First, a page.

It may seem strange but peanuts grow quite easily in Japan and peanuts from Chiba are among the most famous. Peanuts in Japanese is called rakkasei 落花生, which literally means the falling flower’s life or something of the kind… because peanuts are a very intriguing plant indeed! It looks like a low pea, with nice flowers, which then stem underground, where the peanuts actually grow. My curiosity, the fact that they are local so normally adequate for the weather, and that I am slightly better at growing underground things than overground, peanuts were definitely on my list of things to grow. I did a first attempt in 2019, more or less successful, and tried again this year, more successfully. I harvested a little basket of fresh raw peanuts.

After debating about what to do with them… we usually don’t eat peanuts… I decided I would simply boil them… simple enough and actually really super delicious. So here is my recipe.

Salted boiled peanuts

  • Fresh raw peanuts
  • Salt
  • Water

Remove all the soil and dirt of the peanuts. I gently washed them while shaking them. Then I let them rest overnight in water, and rince again. But if yours are clean enough just go ahead.

In a pan set the peanuts, cover with ample water, add one tea spoon of salt and set to a boil. When it boils cover and let cook for 3-4 hours a low heat, checking once in a while that there is still water. And that it! Let cool and start eating!

I kept them refrigerated, but they were gone in a few days!!!

The disappointing fruit: akebi

Every day brings surprises, those you’ve worked hard for, those you were dreaming of and those that the cherry on the top, but also its share of disappointments. For example, after almost 3 years since our stray cat Holly disappeared and the little Ephy very brief passage, what a surprise to see that stray cats are back and we have three coming now. They are very shy and still scared of us, but one now arrives when hearing us parking home for the weekend and waits to be fed… It took us 6 months to be able to approach and touch Pablo, so I am expecting not less for these ones too… though Pablo was more interested by company than food… time will tell us…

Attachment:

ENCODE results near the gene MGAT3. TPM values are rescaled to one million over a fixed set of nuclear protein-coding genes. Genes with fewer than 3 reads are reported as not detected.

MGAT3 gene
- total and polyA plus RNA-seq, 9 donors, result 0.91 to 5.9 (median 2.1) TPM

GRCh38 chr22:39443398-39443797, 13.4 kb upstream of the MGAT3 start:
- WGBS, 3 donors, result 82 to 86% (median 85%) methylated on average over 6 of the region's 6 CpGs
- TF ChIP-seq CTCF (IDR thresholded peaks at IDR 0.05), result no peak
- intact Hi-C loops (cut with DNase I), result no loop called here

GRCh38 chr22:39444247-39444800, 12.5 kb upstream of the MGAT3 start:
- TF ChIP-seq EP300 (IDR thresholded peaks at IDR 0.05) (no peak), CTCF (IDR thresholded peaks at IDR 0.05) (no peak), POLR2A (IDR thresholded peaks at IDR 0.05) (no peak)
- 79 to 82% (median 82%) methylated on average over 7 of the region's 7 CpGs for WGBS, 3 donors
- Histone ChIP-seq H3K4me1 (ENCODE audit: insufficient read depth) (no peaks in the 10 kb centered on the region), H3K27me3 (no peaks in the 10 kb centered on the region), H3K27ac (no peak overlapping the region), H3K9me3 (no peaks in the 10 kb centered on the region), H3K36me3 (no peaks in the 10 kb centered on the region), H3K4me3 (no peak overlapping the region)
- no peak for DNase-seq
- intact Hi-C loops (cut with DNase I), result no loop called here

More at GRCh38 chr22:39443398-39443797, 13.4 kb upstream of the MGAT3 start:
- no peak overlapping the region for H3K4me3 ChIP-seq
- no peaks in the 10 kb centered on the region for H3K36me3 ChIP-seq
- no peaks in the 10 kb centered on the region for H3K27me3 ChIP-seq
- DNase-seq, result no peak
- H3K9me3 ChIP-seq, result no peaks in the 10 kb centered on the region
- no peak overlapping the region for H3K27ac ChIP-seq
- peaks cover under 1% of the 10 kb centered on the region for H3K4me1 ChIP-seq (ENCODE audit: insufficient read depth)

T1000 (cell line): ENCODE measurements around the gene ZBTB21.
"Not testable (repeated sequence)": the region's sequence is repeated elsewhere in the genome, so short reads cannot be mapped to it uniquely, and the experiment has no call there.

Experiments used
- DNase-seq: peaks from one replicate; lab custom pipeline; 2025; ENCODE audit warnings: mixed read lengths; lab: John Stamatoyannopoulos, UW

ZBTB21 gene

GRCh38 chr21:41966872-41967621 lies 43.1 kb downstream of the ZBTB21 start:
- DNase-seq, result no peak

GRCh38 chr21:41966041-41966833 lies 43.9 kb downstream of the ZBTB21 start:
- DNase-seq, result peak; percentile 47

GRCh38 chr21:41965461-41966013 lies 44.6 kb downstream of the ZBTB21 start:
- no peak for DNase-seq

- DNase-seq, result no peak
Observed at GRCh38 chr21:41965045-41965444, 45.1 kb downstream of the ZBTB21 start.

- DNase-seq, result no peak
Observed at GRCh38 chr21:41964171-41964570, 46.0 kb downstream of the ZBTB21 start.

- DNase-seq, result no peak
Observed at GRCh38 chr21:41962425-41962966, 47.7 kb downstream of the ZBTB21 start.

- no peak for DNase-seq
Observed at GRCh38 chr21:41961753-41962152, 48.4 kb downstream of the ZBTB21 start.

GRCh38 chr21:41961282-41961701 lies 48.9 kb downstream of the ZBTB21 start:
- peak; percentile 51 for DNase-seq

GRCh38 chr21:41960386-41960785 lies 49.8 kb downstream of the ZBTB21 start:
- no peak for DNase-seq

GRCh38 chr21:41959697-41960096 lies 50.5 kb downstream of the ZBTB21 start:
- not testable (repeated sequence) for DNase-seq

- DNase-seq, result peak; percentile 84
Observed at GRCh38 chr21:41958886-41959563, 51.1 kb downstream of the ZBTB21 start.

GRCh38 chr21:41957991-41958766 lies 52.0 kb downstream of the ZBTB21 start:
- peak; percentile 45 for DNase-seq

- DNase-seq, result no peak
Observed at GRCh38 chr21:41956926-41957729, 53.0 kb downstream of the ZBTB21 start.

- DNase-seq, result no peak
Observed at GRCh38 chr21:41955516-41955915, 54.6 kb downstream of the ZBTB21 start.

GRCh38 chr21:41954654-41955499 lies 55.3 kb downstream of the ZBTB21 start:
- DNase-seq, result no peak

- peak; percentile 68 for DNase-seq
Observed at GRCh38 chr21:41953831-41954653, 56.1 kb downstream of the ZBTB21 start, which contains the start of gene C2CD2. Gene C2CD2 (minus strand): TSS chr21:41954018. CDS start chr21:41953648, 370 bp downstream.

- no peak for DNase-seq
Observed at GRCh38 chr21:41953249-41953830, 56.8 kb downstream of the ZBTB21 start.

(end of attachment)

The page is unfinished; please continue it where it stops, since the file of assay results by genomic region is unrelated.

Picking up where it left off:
Other surprises are often in the small things of daily routine… and when the other day at a local products store I found a fruit I never saw before but knew about and immediately identified; akebi あけび, chocolate vine. I couldn’t help remembering Little Forest when they put so much efforts in trying to harvest akebi and then delightfully eat them (watch here!!)… so I grabbed the bag of fruits and went to the cashier, and back to A. who was waiting outside, so proud of my finding!!!

It was the first time ever to see akebi for real, so I did my homework and studied how to eat it and possibly cook it. I also searched a bit why it is bot so common in Chiba… then opened the first fruit. the skin was not too thick and the inside less white than I imagined it would. And the first fruit was really tedious to eat, so tedious that A. said he would not eat a second akebi in his life ever!!!!! I persisted and became more fluent at eating them, but the promised sweetness etc… was definitely not here. So over all it is a huge disappointing experience.

Recipe book also said that the skin is good in tempura, but looking at the one of my fruits, I lost confidence and decided I wouldn’t try further…